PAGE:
Confessions Are Good for the Soul

Psst . . . Anonymous writers let you in on their secrets big and small in the Washington Project for the Arts/Corcoran exhibit
Psst . . . Anonymous writers let you in on their secrets big and small in the Washington Project for the Arts/Corcoran exhibit "PostSecret" in Georgetown. (Frank Warren)

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By Michael O'Sullivan
Washington Post Staff Writer
Friday, December 23, 2005

Not all secrets revealed in "PostSecret," a Washington Project for the Arts/Corcoran presentation of anonymous, confessional postcards, are of the stop-the-presses variety.

"I gave my vegetarian sister a meal with beef," reads one missive, glued in cut-out magazine type like a ransom letter.

"I think Little Richard is creepy as hell," reads another. Hey, join the club, pal.

Others throb with ancient, undulled heartache, like this one, which raises as many questions as it answers: "I annually attempt suicide on December 12, because it's the anniversary of when Child Services didn't take me away."

"PostSecret" is the 2004 brainchild of Frank Warren, a document delivery service owner and part-time artist whose best-known previous project involved leaving enigmatic visual messages in bottles in a lake near his Germantown home. Calling himself "PostSecret's" "founder and curator," Warren has hit upon something much more powerful for his latest art project, whose rules are elegant in their simplicity: Share a secret with him, by postcard, as long as it is both true and something never told to anyone before. (Naturally, there's no way to verify either of these things, but why would anyone lie when it's all anonymous?)

Of course, Warren's correspondents were not just sharing their secrets with him. By displaying several hundreds of the 10,000-plus cards he has received in this former Staples store in Georgetown, where the bulk of them hang from low-tech clothesline in unadorned plastic photo sleeves -- not to mention on his ever-changing Web site ( ) and in his recently published anthology, "PostSecret: Extraordinary Confessions From Ordinary Lives" -- Warren is airing someone else's secret with the world. In fact, a whole lot of someone elses, and a whole lot of secrets. Rather than slowing down the flow of mail, the exposure seems to have only increased the volume of submissions.

Which just goes to suggest that people have a real need to confess, whether it's to one person or to 100, and whether it's to having had a secret abortion, having been raped, wishing that your spouse would die, lying, cross-dressing or merely to harboring an embarrassing crush.

That's no surprise. The need to unburden oneself of something bad, or dirty, or just plain weird is very human. It's also emphatically not what makes "PostSecret" work.

Sure, there are some uplifting stories attached to the project. In e-mails on view at the exhibition, you'll learn of people who seemingly turned their lives around, just by sending in a card. Of a woman, for example, who found the strength to dump an abusive husband by confessing her unhappiness to a stranger. "Thank you so much for giving me the opportunity to give myself permission to feel good about myself," reads one such note.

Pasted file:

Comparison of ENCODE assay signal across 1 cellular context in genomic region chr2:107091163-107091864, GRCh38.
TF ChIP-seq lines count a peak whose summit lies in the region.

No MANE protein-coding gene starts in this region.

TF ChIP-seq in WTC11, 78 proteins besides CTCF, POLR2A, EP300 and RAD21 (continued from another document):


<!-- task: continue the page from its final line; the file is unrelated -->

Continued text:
More interesting, though, are the messages from folks whose lives have become worse as a result of confessing. One writer complains that, though things with her boyfriend were bad before writing, they have only deteriorated after he learned that she had written in. "PostSecret," in other words, does not pretend to be a panacea. It is, however -- and to its credit -- real.

There's no secret to what makes it click. It isn't the beauty of the individual cards (though some are quite beautiful and poignant, especially those that are perfect in their pain). No single postcard is powerful enough to drive home the message that all of them are capable of, with their multiplicity of voices.

That's because "PostSecret" is less about the benefits of confessing than it is about the benefits of hearing someone's confession. As one of Warren's correspondents from New Zealand summed up nicely, "The things that make us feel so abnormal are actually the things that make us all the same." Or this, from Egypt: "I never knew that people are so identical. They just pretend they are not."

Sure, that guy or that girl standing next to you may have written the postcard that just made your heart -- or jaw -- sink: "The drink that is slowly killing me is the only thing keeping me from killing myself." Satisfied in the knowledge that they've just gotten something off their chests, they probably feel a lot better.

But not as good as you do. After all, standing in the midst of all this naked shame and guilt and anger and, yes, hope, you're suddenly not so alone.

POSTSECRET Through Jan. 8 at 3307 M St. NW. 202-639-1828. Open Wednesday-Friday 6 to 10; Saturdays and Sundays 2 to 10. Closed Saturday and Sunday. Free.

Public programs associated with the exhibition include:

Friday from 6 to 10 "PostSecret" founder and curator Frank Warren will sign copies of the book "PostSecret: Extraordinary Confessions From Ordinary Lives."

© 2005 The Washington Post Company

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